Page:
A significant factor contributing to the perception of Garoppolo as overrated and additionally inconsistent has been his inability to stay healthy for a full season. Since joining the 49ers, Garoppolo has been plagued by various injuries, including shoulder, knee, and ankle ailments, which have sidelined him for significant stretches of time. The lack of continuity resulting from his frequent absences has disrupted the team's offensive rhythm and hindered his development within the system, raising doubts about his durability and long-term viability as the team's starting quarterback. As a matter of fact, he was sidelined for more than thirty games due to injuries throughout his six-season tenure with the 49ers.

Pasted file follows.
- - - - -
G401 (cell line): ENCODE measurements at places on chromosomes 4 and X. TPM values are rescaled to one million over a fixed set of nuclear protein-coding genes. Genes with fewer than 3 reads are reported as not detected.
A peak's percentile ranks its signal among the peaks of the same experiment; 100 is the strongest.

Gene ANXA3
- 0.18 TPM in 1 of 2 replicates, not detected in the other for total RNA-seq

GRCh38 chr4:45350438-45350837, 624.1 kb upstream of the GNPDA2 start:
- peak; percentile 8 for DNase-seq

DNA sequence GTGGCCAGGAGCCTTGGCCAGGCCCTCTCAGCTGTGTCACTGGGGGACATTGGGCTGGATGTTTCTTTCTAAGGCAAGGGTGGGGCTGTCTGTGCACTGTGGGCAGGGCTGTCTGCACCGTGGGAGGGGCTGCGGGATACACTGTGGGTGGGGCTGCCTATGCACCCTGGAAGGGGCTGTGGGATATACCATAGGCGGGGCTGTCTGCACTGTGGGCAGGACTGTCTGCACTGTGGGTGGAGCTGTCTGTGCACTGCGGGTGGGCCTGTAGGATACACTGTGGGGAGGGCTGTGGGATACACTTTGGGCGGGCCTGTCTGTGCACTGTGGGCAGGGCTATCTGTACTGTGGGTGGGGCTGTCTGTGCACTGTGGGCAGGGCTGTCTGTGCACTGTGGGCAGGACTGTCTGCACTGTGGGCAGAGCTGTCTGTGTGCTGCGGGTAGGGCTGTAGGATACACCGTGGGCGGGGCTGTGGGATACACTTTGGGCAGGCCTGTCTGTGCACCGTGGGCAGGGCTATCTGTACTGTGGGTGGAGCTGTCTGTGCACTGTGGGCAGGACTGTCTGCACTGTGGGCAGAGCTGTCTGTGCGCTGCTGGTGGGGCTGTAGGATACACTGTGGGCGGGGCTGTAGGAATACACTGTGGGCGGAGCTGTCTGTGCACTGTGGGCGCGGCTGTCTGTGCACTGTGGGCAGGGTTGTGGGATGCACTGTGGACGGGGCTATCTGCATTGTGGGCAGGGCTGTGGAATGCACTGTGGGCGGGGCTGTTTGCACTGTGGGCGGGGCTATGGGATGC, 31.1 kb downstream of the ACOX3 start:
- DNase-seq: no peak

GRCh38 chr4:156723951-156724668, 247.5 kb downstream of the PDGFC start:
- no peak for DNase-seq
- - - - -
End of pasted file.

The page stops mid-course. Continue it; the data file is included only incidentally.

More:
But that brings up another question: How did he seem like an above-average quarterback with the 49ers? Well, part of it had to do with the system they ran.



A prominent aspect of the discussion surrounding Jimmy Garoppolo's performance is the perceived dependency on Kyle Shanahan's offensive system. Shanahan's scheme is renowned for its emphasis on play-action passes, misdirection, and creating favorable matchups for the quarterback. While Garoppolo has thrived within the system at times, critics argue that his success is largely a byproduct of the scheme rather than his individual talent. The question arises: would Garoppolo be as effective in a different offensive system?